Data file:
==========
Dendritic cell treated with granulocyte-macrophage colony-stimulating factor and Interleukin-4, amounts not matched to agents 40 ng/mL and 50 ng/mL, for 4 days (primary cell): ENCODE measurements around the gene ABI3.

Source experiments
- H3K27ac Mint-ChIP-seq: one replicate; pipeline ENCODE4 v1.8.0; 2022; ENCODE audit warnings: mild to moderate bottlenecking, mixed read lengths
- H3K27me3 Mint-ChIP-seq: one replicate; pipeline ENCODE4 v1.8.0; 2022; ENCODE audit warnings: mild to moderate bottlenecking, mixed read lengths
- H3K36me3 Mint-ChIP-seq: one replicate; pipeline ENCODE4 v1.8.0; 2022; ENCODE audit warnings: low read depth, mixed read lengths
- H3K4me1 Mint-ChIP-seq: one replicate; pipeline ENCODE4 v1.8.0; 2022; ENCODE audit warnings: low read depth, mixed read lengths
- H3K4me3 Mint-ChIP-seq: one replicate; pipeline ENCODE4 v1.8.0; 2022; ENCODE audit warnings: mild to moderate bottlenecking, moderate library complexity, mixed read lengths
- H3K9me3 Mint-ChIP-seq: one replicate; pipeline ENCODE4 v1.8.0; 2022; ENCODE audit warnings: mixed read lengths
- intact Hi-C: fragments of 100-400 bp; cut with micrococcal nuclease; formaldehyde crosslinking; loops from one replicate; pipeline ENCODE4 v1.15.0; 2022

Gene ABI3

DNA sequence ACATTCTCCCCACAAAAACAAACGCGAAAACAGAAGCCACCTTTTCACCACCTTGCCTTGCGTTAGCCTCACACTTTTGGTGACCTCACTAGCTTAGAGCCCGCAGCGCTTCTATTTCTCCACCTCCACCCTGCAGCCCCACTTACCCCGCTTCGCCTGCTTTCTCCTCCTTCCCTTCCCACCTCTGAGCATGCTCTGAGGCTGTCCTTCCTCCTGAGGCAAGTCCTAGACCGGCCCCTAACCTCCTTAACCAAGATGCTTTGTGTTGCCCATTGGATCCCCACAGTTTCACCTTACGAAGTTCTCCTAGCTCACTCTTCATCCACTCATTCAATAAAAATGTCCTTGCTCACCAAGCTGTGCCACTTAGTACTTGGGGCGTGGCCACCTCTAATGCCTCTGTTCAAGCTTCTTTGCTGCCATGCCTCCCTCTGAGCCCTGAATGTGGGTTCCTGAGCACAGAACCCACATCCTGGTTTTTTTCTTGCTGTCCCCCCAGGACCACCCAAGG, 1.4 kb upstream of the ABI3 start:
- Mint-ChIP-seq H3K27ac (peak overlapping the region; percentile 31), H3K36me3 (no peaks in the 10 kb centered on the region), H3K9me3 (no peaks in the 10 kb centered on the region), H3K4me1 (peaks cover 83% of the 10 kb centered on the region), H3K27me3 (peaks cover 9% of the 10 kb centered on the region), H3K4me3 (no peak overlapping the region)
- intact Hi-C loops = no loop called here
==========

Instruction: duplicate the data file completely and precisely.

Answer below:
Dendritic cell treated with granulocyte-macrophage colony-stimulating factor and Interleukin-4, amounts not matched to agents 40 ng/mL and 50 ng/mL, for 4 days (primary cell): ENCODE measurements around the gene ABI3.

Source experiments
- H3K27ac Mint-ChIP-seq: one replicate; pipeline ENCODE4 v1.8.0; 2022; ENCODE audit warnings: mild to moderate bottlenecking, mixed read lengths
- H3K27me3 Mint-ChIP-seq: one replicate; pipeline ENCODE4 v1.8.0; 2022; ENCODE audit warnings: mild to moderate bottlenecking, mixed read lengths
- H3K36me3 Mint-ChIP-seq: one replicate; pipeline ENCODE4 v1.8.0; 2022; ENCODE audit warnings: low read depth, mixed read lengths
- H3K4me1 Mint-ChIP-seq: one replicate; pipeline ENCODE4 v1.8.0; 2022; ENCODE audit warnings: low read depth, mixed read lengths
- H3K4me3 Mint-ChIP-seq: one replicate; pipeline ENCODE4 v1.8.0; 2022; ENCODE audit warnings: mild to moderate bottlenecking, moderate library complexity, mixed read lengths
- H3K9me3 Mint-ChIP-seq: one replicate; pipeline ENCODE4 v1.8.0; 2022; ENCODE audit warnings: mixed read lengths
- intact Hi-C: fragments of 100-400 bp; cut with micrococcal nuclease; formaldehyde crosslinking; loops from one replicate; pipeline ENCODE4 v1.15.0; 2022

Gene ABI3

DNA sequence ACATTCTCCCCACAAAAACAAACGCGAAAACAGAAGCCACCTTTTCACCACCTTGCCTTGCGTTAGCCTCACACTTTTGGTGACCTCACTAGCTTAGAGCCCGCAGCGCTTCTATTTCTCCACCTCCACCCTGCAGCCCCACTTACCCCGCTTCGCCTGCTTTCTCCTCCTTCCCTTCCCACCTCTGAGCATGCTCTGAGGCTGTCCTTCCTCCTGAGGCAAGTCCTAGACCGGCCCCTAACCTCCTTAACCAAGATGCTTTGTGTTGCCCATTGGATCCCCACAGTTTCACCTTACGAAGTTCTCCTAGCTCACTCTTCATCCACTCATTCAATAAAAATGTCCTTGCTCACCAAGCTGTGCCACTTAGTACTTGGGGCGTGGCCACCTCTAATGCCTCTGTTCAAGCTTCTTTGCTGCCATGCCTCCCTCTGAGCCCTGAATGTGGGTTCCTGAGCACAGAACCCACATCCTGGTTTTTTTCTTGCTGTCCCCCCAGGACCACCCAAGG, 1.4 kb upstream of the ABI3 start:
- Mint-ChIP-seq H3K27ac (peak overlapping the region; percentile 31), H3K36me3 (no peaks in the 10 kb centered on the region), H3K9me3 (no peaks in the 10 kb centered on the region), H3K4me1 (peaks cover 83% of the 10 kb centered on the region), H3K27me3 (peaks cover 9% of the 10 kb centered on the region), H3K4me3 (no peak overlapping the region)
- intact Hi-C loops = no loop called here